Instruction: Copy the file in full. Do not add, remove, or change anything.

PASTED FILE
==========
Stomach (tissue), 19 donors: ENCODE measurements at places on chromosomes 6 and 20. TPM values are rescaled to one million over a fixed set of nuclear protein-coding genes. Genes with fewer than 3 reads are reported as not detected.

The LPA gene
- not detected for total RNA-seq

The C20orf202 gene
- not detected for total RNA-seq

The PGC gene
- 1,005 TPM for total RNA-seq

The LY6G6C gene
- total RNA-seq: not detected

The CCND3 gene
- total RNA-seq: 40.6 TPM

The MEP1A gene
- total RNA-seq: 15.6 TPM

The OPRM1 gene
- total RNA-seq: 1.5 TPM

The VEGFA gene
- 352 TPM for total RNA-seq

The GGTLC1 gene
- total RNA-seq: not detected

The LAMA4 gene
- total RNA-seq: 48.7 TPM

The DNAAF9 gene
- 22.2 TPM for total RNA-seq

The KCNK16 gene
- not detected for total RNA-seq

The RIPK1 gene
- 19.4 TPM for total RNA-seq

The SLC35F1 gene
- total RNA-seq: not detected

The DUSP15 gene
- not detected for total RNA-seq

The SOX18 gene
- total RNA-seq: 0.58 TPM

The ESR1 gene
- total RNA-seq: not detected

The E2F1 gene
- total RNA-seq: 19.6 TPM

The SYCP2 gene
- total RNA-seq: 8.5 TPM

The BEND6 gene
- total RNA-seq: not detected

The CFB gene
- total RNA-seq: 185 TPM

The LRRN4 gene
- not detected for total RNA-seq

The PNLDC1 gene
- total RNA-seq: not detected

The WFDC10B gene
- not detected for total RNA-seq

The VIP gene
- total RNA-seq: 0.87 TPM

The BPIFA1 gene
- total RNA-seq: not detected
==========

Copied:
Stomach (tissue), 19 donors: ENCODE measurements at places on chromosomes 6 and 20. TPM values are rescaled to one million over a fixed set of nuclear protein-coding genes. Genes with fewer than 3 reads are reported as not detected.

The LPA gene
- not detected for total RNA-seq

The C20orf202 gene
- not detected for total RNA-seq

The PGC gene
- 1,005 TPM for total RNA-seq

The LY6G6C gene
- total RNA-seq: not detected

The CCND3 gene
- total RNA-seq: 40.6 TPM

The MEP1A gene
- total RNA-seq: 15.6 TPM

The OPRM1 gene
- total RNA-seq: 1.5 TPM

The VEGFA gene
- 352 TPM for total RNA-seq

The GGTLC1 gene
- total RNA-seq: not detected

The LAMA4 gene
- total RNA-seq: 48.7 TPM

The DNAAF9 gene
- 22.2 TPM for total RNA-seq

The KCNK16 gene
- not detected for total RNA-seq

The RIPK1 gene
- 19.4 TPM for total RNA-seq

The SLC35F1 gene
- total RNA-seq: not detected

The DUSP15 gene
- not detected for total RNA-seq

The SOX18 gene
- total RNA-seq: 0.58 TPM

The ESR1 gene
- total RNA-seq: not detected

The E2F1 gene
- total RNA-seq: 19.6 TPM

The SYCP2 gene
- total RNA-seq: 8.5 TPM

The BEND6 gene
- total RNA-seq: not detected

The CFB gene
- total RNA-seq: 185 TPM

The LRRN4 gene
- not detected for total RNA-seq

The PNLDC1 gene
- total RNA-seq: not detected

The WFDC10B gene
- not detected for total RNA-seq

The VIP gene
- total RNA-seq: 0.87 TPM

The BPIFA1 gene
- total RNA-seq: not detected